Lenovo is the largest PC company in the world. It’s no surprise. Their designs have won Red Dot “Best of the Best” awards, Good Design awards, CES Innovation awards, and more. The same thought goes into their visuals, using KeyShot to communicate the aesthetics and subtleties in the design of laptop and workstation product lines. We find out more about the design environment and what role KeyShot plays throughout the design process.

Modeling software used: SOLIDWORKS
Website: lenovo.com

Challenges:

  • Meet needs of fast-paced design environment.
  • Communicate with design and manufacturing around the world.
  • Improve on the design process to catch issues early.

Solution:

  • Create quick KeyShot renders to convey form and finish.
  • Use KeyShot to illustrate color, finish and material for manufacturing.
  • Use materials in KeyShot to check surfacing and finish.

Results

  • Visuals shown sooner and decisions made faster.
  • Efficiency gained by communicating material more effectively.
  • Catch issues early to eliminate rework downstream.

Lenovo drives innovation, and as a leading tech company, delivering dependable, consistent and beautiful products, there’s a constant need for product visualization to capture design intent early on. “Our process moves really fast, which means decisions often need to be made quickly. We need to use every avenue possible to visualize the product before it’s finalized. That means using quick foam mockups, starch models, 3D prints, CAD and renderings.”

As a global company, there’s a great sense of pride in their customers around the world who are innovating in their own fields and how worldwide design and manufacturing comes together to meet their needs — it’s an important aspect of what differentiates their design process.

With the fast pace of our design process, we travel a lot and use local workshops but sometimes, when meetings are taking place or decisions need to be made, we don’t have time to send physical models across the world so our KeyShot renderings are absolutely critical to making decisions.”

“What we don’t mention is the challenge it adds to the design process. “We have design teams all over the world–North Carolina, Beijing, Yokohama and Hong Kong. With the fast pace of our product development, we travel a lot and use local workshops but sometimes, when meetings are taking place or decisions need to be made, we don’t have time to send physical models across the world so our KeyShot renderings are absolutely critical to making decisions. We can send quick product renders to each other with an immediate feel for form, finish, color, and material–It puts us all on the same page, moving forward faster.”

With products to be deployed and trusted by their customers around the world, this becomes even more important. “Customers depend on them for products built to last and get the job done. Communicating this in product visuals becomes very important.” This applies to everything from their desktop lines, such as the ThinkCentre Tiny-in-One and laptop products, such as the ThinkPad X1 Carbon to their Workstation and even accessories, like the ThinkPad X1 travel mouse.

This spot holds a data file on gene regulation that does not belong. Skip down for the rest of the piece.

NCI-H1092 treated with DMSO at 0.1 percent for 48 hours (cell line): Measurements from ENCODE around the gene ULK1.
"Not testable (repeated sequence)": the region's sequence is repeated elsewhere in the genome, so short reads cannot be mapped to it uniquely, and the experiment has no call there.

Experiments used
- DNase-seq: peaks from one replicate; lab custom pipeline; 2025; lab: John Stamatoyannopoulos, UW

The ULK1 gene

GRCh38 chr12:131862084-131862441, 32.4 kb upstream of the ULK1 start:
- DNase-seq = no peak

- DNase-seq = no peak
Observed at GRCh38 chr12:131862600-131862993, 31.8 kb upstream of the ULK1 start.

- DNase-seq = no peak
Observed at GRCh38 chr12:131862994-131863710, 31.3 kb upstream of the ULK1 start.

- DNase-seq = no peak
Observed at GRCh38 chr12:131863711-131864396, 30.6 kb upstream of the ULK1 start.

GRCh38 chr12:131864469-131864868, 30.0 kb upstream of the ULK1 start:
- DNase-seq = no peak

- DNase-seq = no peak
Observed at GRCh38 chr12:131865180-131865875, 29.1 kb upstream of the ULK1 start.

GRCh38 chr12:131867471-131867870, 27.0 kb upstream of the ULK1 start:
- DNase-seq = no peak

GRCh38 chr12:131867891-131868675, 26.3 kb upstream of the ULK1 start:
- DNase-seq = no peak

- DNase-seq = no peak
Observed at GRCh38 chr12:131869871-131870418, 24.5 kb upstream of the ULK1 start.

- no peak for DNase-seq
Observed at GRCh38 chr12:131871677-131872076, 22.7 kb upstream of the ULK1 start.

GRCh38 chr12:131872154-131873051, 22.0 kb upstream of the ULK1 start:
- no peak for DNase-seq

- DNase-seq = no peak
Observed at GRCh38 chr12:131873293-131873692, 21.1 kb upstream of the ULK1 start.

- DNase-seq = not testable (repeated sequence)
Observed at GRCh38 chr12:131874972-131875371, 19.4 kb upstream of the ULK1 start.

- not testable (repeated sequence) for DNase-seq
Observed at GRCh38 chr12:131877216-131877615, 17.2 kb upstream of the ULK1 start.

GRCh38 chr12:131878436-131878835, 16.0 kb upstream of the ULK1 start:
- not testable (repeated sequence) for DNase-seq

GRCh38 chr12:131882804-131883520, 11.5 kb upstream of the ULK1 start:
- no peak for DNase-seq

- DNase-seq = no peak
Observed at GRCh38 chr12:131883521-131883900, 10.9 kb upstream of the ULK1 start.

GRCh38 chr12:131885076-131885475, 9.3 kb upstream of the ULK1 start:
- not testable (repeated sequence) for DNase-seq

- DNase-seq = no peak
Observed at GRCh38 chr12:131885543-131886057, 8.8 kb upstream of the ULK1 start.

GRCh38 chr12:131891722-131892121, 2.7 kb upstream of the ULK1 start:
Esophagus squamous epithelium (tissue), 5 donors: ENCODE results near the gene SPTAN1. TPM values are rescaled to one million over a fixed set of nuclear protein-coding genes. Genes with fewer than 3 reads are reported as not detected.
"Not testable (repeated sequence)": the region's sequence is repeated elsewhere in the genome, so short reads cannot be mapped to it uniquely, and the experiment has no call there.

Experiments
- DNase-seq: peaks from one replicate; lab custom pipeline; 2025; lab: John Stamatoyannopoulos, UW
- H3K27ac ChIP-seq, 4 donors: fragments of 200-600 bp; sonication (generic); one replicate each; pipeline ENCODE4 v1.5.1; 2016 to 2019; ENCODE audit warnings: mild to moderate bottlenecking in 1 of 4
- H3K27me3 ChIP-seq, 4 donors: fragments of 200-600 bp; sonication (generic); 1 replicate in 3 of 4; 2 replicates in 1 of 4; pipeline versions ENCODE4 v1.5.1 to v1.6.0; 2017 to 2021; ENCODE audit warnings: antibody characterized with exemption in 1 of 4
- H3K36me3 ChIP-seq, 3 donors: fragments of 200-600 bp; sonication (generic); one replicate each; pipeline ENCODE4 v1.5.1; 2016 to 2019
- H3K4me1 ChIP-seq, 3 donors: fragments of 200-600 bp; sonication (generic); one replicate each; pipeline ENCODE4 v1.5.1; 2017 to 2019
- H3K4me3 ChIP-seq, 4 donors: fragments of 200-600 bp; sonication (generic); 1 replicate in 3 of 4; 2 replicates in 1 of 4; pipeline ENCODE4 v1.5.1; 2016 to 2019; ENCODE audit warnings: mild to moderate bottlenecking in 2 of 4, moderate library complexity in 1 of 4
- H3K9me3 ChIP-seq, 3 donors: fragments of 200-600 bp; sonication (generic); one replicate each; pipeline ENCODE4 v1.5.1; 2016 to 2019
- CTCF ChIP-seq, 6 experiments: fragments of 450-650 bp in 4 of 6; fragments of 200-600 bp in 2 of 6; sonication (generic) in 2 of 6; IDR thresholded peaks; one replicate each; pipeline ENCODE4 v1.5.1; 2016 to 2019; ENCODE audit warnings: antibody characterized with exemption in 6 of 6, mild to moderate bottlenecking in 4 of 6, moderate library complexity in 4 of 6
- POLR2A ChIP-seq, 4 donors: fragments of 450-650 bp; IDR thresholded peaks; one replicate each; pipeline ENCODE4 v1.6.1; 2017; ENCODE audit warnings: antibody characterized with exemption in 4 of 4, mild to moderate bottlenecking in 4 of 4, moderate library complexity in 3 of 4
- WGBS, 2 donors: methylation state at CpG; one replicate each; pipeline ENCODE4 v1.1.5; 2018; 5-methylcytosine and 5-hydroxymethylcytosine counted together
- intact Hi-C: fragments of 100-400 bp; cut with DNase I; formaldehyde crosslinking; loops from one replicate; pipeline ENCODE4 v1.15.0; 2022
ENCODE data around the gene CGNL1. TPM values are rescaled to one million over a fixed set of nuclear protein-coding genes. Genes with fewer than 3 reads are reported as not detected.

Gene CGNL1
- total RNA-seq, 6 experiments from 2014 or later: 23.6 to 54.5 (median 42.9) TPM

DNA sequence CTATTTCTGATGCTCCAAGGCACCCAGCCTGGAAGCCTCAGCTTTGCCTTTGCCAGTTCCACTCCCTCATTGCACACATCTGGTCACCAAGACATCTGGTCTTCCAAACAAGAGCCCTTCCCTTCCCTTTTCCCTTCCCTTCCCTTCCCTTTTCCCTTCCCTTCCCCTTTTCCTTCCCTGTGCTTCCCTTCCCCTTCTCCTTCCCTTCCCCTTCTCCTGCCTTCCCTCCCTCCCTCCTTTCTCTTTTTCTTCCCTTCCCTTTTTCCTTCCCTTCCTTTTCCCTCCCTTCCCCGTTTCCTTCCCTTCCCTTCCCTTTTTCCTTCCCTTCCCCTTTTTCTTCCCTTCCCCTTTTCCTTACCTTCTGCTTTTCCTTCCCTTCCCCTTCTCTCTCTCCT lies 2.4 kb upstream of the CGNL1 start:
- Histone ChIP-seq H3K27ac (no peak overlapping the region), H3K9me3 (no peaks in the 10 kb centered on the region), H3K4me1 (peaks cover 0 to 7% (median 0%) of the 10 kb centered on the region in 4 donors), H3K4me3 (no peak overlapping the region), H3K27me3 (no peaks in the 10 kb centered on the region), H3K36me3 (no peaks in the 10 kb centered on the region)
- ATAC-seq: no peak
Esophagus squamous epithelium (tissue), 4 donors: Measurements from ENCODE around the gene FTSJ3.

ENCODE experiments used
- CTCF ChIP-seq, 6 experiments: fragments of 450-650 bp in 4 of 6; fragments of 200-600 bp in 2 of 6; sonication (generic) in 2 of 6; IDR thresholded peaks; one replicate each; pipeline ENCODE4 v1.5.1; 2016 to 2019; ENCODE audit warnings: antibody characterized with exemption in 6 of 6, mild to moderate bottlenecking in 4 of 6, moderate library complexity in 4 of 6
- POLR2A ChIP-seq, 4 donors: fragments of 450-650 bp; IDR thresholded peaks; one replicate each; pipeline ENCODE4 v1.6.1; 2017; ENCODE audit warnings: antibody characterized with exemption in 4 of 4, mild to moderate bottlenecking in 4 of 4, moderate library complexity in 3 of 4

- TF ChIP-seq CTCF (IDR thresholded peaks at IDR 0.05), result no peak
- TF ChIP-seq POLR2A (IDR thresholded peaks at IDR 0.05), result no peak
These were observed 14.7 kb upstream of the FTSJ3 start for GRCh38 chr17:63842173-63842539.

Reducing travel and speeding decisions is important, but the team says KeyShot goes on to save time and money other ways. “A simple example is when we make physical models–we spend a lot of money per year on physical models. They are critical in our decision-making process but take 2-3 weeks to build and ship. If we don’t have a way to visualize what that model looks like in a particular color or finish prior to making the model, we could easily make some unfavorable decisions.”

KeyShot helps us portray exactly what we want to see and it makes our process much more efficient.”

“More importantly, we utilize KeyShot to show the model shop what we want to the model to look like. Without sending numerous color, material and finish samples we often don’t have, there is no way to communicate, for instance, a ‘platinum anodized aluminum with a high polish finish and subtle hairlines’ material. KeyShot helps us portray exactly what we want to see and it makes our process much more efficient.”

Lenovo uses KeyShot throughout the design process, and for final marketing and sales imagery, but you may be surprised at the more unconventional use of KeyShot. They use it for, “Surfacing. It might sound silly but we use KeyShot to check our surfacing. A lot of us moved from the Lenovo desktop team to the laptop team early last year. We thought it would be an easy transition but there is one main difference between modeling a desktop and modeling a laptop–surfacing. Very few surfaces on a laptop are flat, so many of us went through extensive training to master this modeling skill but, sometimes, even with tools the 3D software provides, it can still be difficult to see how your surface actually looks. So it has become a habit to bring our models into KeyShot and apply the chrome material to check our surfaces. Every time it helps us catch surface incongruities we would never have seen otherwise.”

When it comes to advice for other individuals and companies, their recommendation is simple. “Take the KeyShot training! It was the best decision we could have made. Some of our people knew very little about KeyShot and others were really good. After the training, however, our product renders went from badly lit rectangles to completely real product shots. There are so many tips and tricks to be learned, even if you’ve been using KeyShot for a long time, take the time for training, especially if your company depends on renderings to sell the products, you really want them to look their best. We look forward to the next training, to continue learning, finding ways to increase our efficiency and make our future products look amazing.”